Wednesday, 20 March 2013

How to Not Be A Goof (Part Two)

First, you must acknowledge that finding a group of sympatico players who are willing to play a game with a focus that is on drama (or even partially about drama) is going to take some work.

While it's true that not every game has to be about goofy fun, there are enough people out there who Embrace The Goofy (or what have you -- tactics, resource management, min-maxing) that you will probably not just stumble into a group that's gung ho to try it. A group that is largely composed of friends who have been gaming together since high school may indeed be All About The Goofy and have no interest in getting all serious on game night. For them it's about escape, and that's okay.

Finding out what they are willing to try is as easy as having a conversation with your group. This is an important part of Social Contract, a process that has gotten talked about a lot recently, and one that should be an ongoing conversation amongst a circle of players. If playing games is meant to be fun, you need to find out what your players enjoy, right? How do you do that? You ask them, straight up, what they want and don't want to see in the game. It's as simple as that. There's no pretentious B.S. involved -- it's a conversation aimed at making games as much fun as possible for all the players involved.

Maybe your players will be excited to try some drama as a side dish to their goofiness, or even as a new and spicy main course. Ask them.

The second step is a little tougher, especially for us nerds with our sometimes-fragile sense of social belonging. If your regular group is not open to the idea of adding drama to the gaming stew pot, or not many of them are, you're in the position of having to form a new group around a nucleus of players who are interested in giving drama a go.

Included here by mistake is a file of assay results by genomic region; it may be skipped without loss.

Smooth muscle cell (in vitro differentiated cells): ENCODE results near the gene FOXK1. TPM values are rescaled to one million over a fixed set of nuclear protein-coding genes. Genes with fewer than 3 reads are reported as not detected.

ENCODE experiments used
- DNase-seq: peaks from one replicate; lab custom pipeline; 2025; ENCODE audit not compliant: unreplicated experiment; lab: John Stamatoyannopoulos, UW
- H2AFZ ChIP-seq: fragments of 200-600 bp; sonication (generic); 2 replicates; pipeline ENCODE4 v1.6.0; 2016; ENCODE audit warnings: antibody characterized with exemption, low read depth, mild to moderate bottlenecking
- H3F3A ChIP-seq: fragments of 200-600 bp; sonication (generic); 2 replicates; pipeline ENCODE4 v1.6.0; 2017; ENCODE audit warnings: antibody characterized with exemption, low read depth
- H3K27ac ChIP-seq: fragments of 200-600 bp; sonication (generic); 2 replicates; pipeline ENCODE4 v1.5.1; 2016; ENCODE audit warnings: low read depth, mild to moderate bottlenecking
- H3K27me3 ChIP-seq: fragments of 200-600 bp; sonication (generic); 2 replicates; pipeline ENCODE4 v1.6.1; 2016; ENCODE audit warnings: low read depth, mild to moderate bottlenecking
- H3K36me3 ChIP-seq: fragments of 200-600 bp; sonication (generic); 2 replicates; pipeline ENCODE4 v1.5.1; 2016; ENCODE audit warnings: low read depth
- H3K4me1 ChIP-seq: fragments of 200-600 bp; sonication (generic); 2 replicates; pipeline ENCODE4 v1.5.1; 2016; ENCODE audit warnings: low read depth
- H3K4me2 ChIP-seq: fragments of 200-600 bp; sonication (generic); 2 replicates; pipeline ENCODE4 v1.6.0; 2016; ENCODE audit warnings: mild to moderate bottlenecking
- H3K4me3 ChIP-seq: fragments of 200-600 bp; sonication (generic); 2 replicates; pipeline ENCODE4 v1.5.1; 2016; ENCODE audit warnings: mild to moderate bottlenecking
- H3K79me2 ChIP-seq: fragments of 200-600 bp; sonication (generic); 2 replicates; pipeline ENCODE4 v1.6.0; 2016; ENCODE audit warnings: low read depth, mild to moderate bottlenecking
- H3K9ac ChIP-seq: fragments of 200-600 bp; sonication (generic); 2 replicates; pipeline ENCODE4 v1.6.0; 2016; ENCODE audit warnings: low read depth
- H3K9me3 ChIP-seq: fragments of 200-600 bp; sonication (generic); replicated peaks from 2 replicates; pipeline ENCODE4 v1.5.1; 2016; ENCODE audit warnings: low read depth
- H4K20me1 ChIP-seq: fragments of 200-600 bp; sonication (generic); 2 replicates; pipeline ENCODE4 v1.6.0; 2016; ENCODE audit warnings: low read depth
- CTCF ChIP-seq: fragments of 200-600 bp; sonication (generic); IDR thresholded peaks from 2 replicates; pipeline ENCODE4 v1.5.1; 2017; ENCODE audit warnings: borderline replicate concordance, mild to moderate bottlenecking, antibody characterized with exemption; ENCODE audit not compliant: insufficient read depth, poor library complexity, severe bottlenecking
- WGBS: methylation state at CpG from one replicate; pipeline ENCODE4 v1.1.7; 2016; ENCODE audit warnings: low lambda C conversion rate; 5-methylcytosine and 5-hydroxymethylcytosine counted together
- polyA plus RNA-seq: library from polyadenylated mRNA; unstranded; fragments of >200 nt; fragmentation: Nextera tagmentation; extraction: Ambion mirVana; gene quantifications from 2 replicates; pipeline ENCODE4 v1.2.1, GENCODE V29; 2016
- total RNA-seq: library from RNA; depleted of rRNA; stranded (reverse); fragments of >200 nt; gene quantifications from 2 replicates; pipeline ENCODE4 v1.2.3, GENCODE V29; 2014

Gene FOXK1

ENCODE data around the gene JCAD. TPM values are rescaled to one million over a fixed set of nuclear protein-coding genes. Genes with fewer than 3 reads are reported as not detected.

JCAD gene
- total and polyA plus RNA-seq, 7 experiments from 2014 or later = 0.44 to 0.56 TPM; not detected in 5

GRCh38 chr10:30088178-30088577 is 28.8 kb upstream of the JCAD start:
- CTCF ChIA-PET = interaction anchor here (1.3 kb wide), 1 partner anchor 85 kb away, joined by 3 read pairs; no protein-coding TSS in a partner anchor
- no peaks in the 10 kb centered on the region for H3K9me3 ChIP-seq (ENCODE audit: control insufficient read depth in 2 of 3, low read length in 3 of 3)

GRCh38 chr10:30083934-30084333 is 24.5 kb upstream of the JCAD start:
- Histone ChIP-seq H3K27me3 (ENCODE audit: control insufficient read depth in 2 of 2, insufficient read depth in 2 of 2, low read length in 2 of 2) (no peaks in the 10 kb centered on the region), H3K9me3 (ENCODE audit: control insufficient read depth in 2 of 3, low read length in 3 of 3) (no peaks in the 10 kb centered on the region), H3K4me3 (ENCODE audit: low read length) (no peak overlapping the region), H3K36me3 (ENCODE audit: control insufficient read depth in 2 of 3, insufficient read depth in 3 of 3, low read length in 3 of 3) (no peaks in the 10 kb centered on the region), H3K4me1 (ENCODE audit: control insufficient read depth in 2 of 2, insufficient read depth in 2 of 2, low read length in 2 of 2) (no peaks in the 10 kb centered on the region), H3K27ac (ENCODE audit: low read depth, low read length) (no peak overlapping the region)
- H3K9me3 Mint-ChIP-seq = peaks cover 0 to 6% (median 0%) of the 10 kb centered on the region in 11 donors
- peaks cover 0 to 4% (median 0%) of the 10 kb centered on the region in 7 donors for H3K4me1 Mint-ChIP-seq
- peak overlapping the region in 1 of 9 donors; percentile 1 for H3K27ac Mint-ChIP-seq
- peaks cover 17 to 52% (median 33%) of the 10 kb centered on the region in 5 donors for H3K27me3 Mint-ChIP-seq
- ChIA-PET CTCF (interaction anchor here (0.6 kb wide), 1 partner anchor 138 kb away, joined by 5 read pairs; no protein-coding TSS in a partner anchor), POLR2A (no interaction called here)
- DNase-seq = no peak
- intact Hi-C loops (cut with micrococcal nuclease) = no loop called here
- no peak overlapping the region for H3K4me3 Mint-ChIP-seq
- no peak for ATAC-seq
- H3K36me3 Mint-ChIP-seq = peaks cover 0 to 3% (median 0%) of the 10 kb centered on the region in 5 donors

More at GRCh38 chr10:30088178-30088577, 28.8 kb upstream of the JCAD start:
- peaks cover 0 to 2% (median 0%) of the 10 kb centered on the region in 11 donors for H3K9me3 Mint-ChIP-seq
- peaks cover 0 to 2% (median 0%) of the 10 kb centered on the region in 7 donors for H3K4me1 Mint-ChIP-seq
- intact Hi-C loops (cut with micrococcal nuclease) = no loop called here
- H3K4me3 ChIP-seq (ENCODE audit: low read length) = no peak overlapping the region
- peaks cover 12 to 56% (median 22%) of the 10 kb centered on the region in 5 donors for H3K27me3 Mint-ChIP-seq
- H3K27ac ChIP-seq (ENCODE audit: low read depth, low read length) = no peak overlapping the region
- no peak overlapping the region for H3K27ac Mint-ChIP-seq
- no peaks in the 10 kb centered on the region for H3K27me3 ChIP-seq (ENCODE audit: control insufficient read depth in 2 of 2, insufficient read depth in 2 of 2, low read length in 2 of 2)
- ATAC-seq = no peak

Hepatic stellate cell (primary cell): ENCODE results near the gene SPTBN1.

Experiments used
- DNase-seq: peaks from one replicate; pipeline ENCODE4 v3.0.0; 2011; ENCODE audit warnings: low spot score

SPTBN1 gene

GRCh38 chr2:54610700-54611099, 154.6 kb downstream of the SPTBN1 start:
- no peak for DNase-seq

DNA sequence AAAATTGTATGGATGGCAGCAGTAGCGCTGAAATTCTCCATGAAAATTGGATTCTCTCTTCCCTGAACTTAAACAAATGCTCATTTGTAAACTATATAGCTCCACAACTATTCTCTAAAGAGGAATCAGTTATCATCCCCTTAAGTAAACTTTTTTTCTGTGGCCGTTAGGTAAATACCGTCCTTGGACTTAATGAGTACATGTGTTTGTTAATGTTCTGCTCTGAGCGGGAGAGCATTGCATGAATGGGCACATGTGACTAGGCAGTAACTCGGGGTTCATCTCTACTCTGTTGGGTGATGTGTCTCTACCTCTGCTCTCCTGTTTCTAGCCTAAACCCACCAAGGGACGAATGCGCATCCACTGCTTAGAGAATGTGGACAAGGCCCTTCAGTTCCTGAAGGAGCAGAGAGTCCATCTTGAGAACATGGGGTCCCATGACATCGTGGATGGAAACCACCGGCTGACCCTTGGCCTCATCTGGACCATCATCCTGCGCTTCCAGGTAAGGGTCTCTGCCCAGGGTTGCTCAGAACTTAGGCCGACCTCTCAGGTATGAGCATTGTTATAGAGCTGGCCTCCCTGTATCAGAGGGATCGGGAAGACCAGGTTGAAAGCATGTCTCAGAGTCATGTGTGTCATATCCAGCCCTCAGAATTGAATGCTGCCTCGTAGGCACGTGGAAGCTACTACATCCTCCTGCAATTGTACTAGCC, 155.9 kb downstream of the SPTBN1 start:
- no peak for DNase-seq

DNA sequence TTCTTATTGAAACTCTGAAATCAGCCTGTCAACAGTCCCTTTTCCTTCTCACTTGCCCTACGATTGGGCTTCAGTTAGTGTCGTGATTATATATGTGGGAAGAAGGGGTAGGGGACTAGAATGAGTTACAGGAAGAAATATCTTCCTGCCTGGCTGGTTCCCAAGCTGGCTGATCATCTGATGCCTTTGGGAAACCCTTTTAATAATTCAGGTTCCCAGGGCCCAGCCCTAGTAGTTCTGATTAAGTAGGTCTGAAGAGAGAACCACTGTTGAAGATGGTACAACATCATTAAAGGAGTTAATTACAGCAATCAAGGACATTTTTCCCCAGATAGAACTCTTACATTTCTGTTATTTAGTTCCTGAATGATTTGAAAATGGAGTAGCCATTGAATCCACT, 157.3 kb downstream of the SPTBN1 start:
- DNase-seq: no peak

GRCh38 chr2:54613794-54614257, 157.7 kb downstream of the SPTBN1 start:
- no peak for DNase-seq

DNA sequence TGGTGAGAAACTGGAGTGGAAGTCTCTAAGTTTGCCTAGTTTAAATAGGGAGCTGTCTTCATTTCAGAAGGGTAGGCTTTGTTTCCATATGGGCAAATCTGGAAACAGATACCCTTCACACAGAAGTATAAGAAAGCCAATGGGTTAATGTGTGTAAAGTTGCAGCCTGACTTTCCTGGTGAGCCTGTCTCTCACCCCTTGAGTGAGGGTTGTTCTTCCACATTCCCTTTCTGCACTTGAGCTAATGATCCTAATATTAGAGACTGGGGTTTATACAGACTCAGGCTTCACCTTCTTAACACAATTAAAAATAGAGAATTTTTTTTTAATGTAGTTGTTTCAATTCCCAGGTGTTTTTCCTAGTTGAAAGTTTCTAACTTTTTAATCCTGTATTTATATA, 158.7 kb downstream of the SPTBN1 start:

Some people balk at walking away from their regular group to try something new, but this really doesn't mean you have to stop gaming with those people. You just don't play drama-centric games with them, full stop. You'll still be friends like before, and hang out, and do the same goofy things you've enjoyed for years. This is not an "either or" proposition.

Modern social media makes it a little easier to look for a new circle of players when you want to try new things. There are many groups on Facebook that cater to gaming in various cities around the world, as well as sign-up boards at your Friendly Local Game Shop, university clubs, LARP groups, even websites devoted to finding players. It may take some time, but it is definitely do-able.

When you meet your prospective new players, have open and frank discussions about the kinds of games you would like to play. Listen to what they have to say about the games they've liked in the past. Be willing to play games you've never thought of before, and look for people who are willing to do the same.

Once you've got some players who are willing to give a drama-based game a go, remember that it will take some time to build the trust and chemistry necessary for deep dramatic roleplaying. Don't worry about hitting it out of the park the first time, just work at getting those dramatic moments to happen and commit to them as much as possible. (Tomorrow's post will discuss my wife's most important contribution to the HTHD school of roleplaying, the "Fuck It" rule. YOU NEED TO READ THIS. Tune in Tomorrow.)

Time and patience pay off, when you're creating drama. If you're willing to put the work in, there is an opportunity to play games that are filled with the kind of satisfying, meaty scenes that the best TV dramas, movies, and books are capable of producing. Some people don't want that, and that's fine. But if you are someone who does...

Don't be a goof.

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